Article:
Variably protease-sensitive prionopathy, a unique prion variant with inefficient transmission properties

Abigail B. Diack, Diane L. Ritchie, Alexander H. Peden, Deborah Brown, Aileen Boyle, Laura Morabito, David Maclennan, Paul Burgoyne, Casper Jansen, Richard S. Knight, Pedro Piccardo, James W. Ironside, Jean C. Manson

Research output: Contribution to journalArticlepeer-review

Abstract

Variably protease-sensitive prionopathy (VPSPr) can occur in persons of all codon 129 genotypes in the human prion protein gene (PRNP) and is characterized by a unique biochemical profile when compared with other human prion diseases. We investigated transmission properties of VPSPr by inoculating transgenic mice expressing human PRNP with brain tissue from 2 persons with the valine-homozygous (VV) and 1 with the heterozygous methionine/valine codon 129 genotype. No clinical signs or vacuolar pathology were observed in any inoculated mice. Small deposits of prion protein accumulated in the brains of inoculated mice after challenge with brain material from VV VPSPr patients. Some of these deposits resembled microplaques that occur in the brains of VPSPr patients. Comparison of these transmission properties with those of sporadic Creutzfeldt-Jakob disease in the same lines of mice indicated that VPSPr has distinct biological properties. Moreover, we established that VPSPr has limited potential for human-to-human transmission.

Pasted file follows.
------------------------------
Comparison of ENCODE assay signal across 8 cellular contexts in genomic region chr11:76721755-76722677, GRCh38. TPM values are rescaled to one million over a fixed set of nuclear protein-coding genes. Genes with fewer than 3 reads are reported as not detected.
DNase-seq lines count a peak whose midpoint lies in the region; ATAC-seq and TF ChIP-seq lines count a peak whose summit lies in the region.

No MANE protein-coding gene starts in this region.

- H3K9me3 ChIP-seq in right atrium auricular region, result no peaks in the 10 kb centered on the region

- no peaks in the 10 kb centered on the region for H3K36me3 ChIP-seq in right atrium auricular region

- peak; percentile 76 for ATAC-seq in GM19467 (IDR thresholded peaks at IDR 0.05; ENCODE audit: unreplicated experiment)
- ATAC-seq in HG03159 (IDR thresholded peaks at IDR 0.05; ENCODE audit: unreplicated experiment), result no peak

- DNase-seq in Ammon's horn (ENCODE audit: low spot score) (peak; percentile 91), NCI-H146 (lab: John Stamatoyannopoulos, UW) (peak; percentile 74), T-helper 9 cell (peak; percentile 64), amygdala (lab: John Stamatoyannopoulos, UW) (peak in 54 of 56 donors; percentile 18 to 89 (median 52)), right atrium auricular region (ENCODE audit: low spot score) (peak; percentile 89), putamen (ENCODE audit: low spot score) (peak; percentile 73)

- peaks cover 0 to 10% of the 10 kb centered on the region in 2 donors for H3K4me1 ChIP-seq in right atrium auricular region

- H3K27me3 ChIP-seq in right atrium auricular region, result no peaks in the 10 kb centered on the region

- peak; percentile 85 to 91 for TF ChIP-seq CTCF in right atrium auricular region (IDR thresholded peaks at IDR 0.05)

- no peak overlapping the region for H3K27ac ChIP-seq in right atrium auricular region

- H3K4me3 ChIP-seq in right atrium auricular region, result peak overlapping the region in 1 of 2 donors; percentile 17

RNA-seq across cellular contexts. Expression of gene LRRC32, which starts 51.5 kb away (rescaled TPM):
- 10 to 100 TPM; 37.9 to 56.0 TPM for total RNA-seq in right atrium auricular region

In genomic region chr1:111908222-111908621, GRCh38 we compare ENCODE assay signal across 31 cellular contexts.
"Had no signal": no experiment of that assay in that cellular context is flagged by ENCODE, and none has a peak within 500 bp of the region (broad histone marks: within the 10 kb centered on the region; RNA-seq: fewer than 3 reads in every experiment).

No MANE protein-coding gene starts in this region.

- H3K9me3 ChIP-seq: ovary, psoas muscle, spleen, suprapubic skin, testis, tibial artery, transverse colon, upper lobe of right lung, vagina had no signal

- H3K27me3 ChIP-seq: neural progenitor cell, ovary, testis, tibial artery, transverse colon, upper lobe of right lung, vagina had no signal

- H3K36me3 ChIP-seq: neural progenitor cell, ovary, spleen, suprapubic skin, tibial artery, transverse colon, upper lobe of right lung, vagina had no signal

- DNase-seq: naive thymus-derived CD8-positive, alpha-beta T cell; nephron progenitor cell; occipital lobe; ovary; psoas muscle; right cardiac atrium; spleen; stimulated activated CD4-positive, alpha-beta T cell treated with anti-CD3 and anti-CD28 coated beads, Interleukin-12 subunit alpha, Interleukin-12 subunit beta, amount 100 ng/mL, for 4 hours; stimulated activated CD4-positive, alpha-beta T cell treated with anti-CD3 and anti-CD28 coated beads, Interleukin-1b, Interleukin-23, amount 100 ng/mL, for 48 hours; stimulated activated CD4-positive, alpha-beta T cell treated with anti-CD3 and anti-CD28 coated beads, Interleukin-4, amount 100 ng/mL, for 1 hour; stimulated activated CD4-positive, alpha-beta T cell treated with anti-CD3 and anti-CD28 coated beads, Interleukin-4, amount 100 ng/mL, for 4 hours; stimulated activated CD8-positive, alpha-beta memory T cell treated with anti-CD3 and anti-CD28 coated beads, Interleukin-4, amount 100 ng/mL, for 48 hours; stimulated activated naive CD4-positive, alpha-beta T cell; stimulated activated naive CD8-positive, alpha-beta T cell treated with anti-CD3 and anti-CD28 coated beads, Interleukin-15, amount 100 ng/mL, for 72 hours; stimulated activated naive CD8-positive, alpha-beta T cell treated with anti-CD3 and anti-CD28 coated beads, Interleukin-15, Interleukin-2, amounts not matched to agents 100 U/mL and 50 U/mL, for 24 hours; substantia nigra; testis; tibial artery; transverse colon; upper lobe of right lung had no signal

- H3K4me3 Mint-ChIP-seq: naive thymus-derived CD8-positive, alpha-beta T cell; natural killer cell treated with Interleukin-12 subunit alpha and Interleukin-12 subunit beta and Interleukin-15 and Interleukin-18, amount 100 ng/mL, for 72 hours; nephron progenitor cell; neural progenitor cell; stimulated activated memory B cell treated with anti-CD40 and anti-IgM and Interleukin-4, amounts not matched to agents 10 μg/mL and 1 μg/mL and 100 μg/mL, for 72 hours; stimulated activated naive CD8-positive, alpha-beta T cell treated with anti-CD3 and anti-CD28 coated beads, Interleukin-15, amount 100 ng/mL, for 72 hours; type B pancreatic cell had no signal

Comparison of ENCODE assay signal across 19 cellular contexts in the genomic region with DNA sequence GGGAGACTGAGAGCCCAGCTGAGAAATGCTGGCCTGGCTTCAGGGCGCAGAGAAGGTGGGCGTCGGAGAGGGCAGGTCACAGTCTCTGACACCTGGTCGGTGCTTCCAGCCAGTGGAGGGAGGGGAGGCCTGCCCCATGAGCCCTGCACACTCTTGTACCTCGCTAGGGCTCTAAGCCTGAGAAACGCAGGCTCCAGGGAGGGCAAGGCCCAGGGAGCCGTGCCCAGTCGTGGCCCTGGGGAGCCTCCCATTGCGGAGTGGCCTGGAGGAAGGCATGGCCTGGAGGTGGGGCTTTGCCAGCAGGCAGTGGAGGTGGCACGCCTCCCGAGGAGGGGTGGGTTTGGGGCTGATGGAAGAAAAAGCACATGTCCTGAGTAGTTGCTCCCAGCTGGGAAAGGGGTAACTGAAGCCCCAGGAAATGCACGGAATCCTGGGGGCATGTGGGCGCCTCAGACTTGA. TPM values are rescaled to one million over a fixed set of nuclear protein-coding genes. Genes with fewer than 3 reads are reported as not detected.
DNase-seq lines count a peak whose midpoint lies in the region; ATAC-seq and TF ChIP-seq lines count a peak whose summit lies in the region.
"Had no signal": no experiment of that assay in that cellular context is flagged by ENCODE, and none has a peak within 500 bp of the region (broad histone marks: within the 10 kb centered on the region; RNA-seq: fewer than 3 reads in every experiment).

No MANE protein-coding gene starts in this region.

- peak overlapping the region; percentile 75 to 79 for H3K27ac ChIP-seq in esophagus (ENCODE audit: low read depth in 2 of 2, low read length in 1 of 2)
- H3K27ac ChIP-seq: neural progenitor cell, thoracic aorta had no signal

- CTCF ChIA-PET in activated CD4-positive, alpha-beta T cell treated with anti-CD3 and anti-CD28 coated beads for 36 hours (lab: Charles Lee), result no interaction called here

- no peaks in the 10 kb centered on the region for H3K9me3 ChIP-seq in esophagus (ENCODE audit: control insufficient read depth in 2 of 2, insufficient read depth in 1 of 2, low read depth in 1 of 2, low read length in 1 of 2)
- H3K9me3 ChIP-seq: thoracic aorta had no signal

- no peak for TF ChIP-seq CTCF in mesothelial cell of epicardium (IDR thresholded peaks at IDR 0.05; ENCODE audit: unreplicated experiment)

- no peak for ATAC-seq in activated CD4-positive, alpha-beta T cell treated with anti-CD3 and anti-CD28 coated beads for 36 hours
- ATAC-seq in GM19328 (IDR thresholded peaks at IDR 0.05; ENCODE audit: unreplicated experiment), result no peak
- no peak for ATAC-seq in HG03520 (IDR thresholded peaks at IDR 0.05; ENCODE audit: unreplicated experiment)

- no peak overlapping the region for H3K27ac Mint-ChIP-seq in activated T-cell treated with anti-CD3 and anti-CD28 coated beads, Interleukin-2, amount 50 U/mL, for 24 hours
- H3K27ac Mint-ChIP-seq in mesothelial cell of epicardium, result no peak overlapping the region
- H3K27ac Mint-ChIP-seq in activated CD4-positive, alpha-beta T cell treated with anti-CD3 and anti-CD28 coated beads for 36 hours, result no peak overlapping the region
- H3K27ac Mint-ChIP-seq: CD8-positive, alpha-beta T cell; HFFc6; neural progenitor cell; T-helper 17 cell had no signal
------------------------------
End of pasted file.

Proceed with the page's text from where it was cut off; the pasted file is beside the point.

Original languageEnglish
Pages (from-to)1969-1979
Number of pages11
JournalEmerging Infectious Diseases
Volume20
Issue number12
DOIs
Publication statusPublished - 1 Jan 2014

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